BRENDAN O'CONNOR: Well, let's... we know how difficult it is in this sector but here you have Holden reaching out to the Government and you have a Prime Minister saying there are no more dollars. That's effectively what was said last week by the Prime Minister. You've had this Government claim it's going to create one million jobs in five years. Well, they better start explaining to the Australian people where that's going to happen because everywhere you look - whether it's Qantas, whether it's Holden - there are major pressures and, indeed, there are people... there are those major iconic companies asking for the support and engagement of this Government and you have some ministers saying, like Simon, publicly, 'oh, we want to support Holden' but you have at the same time, behind the scenes, senior ministers of this Government saying 'do not put one extra dollar into the auto sector' and that is sending a terrible message, in terms of... to here and to Detroit and I think, because of that, no wonder the best you're going to get out of Mr Devereux today, from Holden, is saying 'we haven't yet made a decision'. Well, this Government's got to stump up, start doing what it said it would do before the election, as opposed to what it's doing now.

KIERAN GILBERT: Because there are billions in subsidies... we talk about support for the automotive industry but it's been pointed out by Tim Colebatch of The Age  and others this morning that there are billions in subsidies for the mining sector through the diesel fuel rebate... there's Government support elsewhere and a lot, lot more than you're talking about when it comes to the automotive industry which I suppose reflects automotive industries around the world. They all are subsidised.

SIMON BIRMINGHAM: And there are billions in subsidies for the Australian automotive industry going forward. That fact should not be lost from this debate - a billion dollars on the table over the next few years, a billion dollars on the table beyond that, the Productivity Commission report to inform how those investments can most effectively preserve and protect jobs and hopefully grow jobs in the future but, equally, our Government comes to office with the philosophy that you don't just pick winners... in fact, preferably you don't pick winners across industry or the economy at all. You make the entire economy more effective...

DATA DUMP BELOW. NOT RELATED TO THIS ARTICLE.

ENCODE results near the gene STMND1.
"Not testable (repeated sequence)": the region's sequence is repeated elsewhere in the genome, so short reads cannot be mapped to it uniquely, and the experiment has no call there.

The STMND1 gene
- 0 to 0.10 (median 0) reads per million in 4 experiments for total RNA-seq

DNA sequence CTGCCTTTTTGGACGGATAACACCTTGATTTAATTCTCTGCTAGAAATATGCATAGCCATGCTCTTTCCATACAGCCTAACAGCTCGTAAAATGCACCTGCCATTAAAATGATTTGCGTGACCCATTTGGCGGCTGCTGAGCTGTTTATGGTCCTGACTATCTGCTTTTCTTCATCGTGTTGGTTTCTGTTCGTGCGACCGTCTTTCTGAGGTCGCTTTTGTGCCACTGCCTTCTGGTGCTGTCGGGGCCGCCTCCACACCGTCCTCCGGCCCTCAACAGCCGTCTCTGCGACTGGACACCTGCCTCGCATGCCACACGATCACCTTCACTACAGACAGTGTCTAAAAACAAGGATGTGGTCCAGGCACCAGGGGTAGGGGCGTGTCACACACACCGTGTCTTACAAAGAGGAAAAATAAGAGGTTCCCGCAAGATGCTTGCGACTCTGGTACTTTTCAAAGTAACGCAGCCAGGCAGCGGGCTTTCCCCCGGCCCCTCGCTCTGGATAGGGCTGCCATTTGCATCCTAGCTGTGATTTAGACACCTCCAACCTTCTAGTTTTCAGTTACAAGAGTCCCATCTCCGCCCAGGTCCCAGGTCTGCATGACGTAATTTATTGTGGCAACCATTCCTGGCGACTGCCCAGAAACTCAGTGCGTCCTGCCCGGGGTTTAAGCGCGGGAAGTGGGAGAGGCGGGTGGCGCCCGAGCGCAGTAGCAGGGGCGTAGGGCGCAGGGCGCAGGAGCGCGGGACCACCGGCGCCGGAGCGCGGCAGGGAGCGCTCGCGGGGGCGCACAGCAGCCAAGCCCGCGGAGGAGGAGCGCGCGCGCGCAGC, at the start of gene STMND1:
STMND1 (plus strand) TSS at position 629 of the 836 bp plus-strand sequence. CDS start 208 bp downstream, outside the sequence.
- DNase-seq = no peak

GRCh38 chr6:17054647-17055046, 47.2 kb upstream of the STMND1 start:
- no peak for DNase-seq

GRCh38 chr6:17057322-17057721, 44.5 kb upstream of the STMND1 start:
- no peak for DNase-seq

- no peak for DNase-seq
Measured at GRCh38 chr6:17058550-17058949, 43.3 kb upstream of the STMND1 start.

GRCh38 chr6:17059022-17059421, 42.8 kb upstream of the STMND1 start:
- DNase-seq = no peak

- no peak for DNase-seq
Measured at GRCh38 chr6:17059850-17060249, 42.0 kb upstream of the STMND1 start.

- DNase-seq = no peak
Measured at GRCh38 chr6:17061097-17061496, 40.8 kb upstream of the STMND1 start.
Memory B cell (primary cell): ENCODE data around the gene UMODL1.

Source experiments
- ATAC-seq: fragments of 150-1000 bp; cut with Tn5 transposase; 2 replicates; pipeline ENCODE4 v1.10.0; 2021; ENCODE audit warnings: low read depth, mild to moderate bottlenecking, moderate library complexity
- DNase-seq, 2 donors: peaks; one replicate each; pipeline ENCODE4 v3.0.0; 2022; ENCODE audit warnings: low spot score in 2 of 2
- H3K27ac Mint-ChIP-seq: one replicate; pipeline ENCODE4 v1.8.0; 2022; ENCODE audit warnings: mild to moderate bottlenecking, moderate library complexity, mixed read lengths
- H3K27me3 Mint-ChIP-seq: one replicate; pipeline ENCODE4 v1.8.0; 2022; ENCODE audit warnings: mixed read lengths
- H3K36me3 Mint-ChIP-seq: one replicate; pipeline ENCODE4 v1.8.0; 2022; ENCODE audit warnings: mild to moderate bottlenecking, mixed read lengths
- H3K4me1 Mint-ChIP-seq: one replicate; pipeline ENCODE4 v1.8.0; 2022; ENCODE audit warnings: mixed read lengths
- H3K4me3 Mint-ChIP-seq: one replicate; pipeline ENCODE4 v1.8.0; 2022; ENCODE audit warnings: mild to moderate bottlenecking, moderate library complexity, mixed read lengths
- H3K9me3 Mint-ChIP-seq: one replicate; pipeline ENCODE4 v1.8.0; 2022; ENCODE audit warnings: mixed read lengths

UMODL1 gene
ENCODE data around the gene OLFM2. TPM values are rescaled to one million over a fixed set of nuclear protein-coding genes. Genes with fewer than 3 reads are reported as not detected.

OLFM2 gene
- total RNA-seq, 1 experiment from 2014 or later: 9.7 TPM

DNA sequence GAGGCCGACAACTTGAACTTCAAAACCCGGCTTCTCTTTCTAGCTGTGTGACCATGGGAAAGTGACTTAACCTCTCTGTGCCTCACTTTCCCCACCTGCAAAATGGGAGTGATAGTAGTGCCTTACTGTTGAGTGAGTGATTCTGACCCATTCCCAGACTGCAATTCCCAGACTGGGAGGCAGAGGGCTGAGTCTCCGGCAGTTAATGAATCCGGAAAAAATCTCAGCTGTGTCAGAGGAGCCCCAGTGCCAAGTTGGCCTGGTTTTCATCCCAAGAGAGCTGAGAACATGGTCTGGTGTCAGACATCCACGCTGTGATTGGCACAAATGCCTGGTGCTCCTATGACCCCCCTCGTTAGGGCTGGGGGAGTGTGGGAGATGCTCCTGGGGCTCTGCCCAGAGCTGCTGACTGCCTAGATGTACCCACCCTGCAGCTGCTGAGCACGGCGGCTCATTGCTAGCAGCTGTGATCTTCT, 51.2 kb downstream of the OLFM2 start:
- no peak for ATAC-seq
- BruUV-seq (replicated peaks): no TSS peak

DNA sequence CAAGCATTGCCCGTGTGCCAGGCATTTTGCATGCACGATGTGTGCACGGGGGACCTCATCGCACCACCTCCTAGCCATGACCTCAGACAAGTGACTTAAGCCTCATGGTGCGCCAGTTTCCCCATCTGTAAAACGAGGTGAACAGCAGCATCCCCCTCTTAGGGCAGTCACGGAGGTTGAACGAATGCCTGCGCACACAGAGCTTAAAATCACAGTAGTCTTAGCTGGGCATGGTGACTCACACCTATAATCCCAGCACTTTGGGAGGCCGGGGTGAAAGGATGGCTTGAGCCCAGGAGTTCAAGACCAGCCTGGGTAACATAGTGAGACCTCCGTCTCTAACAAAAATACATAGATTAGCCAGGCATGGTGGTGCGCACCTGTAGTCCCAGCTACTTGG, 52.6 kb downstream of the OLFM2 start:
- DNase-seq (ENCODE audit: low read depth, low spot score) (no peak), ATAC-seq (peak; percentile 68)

BRENDAN O'CONNOR: Like Direct Action and carbon policy.

SIMON BIRMINGHAM: ... and more efficient by actually making sure, in terms of jobs...

BRENDAN O'CONNOR: Where's the market there in carbon policy, Direct Action? Picking winners, picking winners.

SIMON BIRMINGHAM: There's a very strong market in the approach and you'll see and we'll have that debate another day, Brendan

BRENDAN O'CONNOR: Planting trees? Is that it? Planting trees and picking winners?

SIMON BIRMINGHAM: We'll happily have that debate, happily have that debate... you know, your carbon policies...

BRENDAN O'CONNOR: Honestly. Yeah, market-based... Labor supports a market-based approach and you actually support picking winners in the economy like some Soviet-style five-year plan.

SIMON BIRMINGHAM: ... simply transferred billions of dollars in subsidies to others. If you really want to go down that path, have a look at the billions of dollars you were giving out in subsidies...

KIERAN GILBERT: Let's not get caught up in that. I do want to finish, if I can... just one last question and we've only got a minute and a half left... the Newspoll... not much of a honeymoon... what's going on with those numbers?

SIMON BIRMINGHAM: Well, Kieran, we're not at all fussed by polls because we know that we've got a tough job to do and it won't be easy to turn Australia around, especially while we have an Opposition like the Labor Party that is as obstinate and obstructionist as they are being...

BRENDAN O'CONNOR: You can speak. You've got to give him ten out of ten for cheek. The most negative Opposition Leader in history, of course, is Tony Abbott.

SIMON BIRMINGHAM: Have a look at the Senate last night. Have a look at the Senate last night. We saw another six to eight speakers instantly added to the carbon tax repeal speeches list last night from the Labor Party just so they could pad it out, an admission that the Shadow Cabinet... you can tell us this: is the Shadow Cabinet tactic to filibuster the carbon tax debate? Is that...

BRENDAN O'CONNOR: In answer... he doesn't want to answer your question, Kieran, clearly. ...

KIERAN GILBERT: Only 20 seconds left but I'd say that there'd be a rethink on the prospects of a double dissolution, wouldn't there, now?

SIMON BIRMINGHAM: Well, Kieran, if we could even get a vote in the Senate then we might have a trigger. Labor are the ones running away from even having a vote in the Senate - can't get a trigger without a vote.

KIERAN GILBERT: Senator Birmingham and Brendan O'Connor, thanks gents. Have a good day.

SIMON BIRMINGHAM: Thanks, Kieran, cheers.

BRENDAN O'CONNOR: Thank you.

Simon Birmingham